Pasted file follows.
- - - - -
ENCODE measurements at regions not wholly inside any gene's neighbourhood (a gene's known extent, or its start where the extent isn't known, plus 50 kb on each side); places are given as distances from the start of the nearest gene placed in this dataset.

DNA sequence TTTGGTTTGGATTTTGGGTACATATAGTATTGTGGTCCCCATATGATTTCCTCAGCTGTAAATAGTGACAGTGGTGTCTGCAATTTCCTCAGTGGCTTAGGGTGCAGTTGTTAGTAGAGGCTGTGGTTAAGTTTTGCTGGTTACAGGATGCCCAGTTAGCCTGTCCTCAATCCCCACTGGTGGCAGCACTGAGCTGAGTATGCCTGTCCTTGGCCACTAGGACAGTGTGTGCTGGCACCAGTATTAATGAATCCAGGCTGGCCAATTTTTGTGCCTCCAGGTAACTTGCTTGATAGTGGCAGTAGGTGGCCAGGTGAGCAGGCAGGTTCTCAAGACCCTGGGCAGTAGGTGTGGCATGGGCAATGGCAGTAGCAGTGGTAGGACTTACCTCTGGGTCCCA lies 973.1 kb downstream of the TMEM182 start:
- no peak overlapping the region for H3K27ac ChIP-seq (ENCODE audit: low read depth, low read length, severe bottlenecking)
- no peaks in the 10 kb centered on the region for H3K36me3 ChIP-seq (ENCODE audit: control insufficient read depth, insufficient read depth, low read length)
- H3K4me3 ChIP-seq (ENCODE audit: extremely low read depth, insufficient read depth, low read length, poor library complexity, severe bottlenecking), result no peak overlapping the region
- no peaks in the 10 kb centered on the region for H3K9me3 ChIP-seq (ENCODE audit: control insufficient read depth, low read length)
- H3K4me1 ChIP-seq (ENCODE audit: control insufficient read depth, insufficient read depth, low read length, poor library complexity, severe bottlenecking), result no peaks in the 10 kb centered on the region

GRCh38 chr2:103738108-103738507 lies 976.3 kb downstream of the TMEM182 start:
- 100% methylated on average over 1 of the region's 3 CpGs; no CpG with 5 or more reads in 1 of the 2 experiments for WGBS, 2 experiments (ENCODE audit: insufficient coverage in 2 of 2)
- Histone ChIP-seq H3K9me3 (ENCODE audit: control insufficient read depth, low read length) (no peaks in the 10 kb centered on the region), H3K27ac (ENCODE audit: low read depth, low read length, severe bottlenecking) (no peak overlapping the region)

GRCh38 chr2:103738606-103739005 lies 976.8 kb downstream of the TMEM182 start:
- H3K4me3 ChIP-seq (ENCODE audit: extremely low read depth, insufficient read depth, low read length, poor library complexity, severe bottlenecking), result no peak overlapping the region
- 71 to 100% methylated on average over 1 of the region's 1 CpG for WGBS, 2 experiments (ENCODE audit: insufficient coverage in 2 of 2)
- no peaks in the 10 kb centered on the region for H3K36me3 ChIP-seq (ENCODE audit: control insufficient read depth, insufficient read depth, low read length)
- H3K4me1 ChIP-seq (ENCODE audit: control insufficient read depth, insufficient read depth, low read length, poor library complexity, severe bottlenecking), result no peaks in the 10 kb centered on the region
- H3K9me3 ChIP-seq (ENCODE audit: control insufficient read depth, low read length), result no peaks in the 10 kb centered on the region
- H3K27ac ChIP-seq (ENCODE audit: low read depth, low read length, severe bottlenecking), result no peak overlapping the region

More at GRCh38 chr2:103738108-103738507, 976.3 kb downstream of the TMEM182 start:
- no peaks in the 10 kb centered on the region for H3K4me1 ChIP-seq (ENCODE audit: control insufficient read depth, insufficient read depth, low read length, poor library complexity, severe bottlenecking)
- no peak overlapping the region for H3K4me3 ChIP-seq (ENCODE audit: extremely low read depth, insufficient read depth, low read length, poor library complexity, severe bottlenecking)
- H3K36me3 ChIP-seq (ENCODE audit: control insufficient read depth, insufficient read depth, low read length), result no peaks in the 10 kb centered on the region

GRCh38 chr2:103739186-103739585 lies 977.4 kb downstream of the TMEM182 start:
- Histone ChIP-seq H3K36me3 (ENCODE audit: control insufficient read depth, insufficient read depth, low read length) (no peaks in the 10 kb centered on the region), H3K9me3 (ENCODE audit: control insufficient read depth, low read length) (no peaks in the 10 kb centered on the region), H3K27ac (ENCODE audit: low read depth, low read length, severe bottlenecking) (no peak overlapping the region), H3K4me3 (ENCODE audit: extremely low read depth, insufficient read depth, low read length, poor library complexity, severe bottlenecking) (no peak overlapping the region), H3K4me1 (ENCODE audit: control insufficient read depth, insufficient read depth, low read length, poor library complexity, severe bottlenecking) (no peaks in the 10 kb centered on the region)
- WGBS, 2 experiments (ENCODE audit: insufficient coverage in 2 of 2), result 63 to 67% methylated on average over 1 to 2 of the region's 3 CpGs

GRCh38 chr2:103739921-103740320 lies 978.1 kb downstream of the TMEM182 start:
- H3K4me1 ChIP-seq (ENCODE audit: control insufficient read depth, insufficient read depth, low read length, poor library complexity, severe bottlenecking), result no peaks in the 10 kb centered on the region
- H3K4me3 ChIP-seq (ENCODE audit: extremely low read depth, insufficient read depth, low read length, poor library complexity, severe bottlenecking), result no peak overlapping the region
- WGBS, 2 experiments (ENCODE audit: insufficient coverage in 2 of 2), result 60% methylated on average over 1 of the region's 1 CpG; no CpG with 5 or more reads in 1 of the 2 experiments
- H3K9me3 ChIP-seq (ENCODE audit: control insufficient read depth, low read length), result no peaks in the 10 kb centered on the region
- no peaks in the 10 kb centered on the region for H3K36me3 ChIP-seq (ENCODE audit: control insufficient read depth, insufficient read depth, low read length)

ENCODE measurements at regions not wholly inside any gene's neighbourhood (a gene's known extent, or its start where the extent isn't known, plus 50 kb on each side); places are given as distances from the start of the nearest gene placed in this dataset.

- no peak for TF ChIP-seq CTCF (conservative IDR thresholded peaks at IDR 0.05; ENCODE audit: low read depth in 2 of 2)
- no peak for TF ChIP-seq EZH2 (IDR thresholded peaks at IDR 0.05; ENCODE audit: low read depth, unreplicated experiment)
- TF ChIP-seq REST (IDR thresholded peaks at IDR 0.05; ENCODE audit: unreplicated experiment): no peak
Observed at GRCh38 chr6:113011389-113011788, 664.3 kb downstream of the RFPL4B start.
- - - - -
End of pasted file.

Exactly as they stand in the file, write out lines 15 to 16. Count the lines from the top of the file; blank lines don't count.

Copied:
- H3K4me1 ChIP-seq (ENCODE audit: control insufficient read depth, insufficient read depth, low read length, poor library complexity, severe bottlenecking), result no peaks in the 10 kb centered on the region
- H3K9me3 ChIP-seq (ENCODE audit: control insufficient read depth, low read length), result no peaks in the 10 kb centered on the region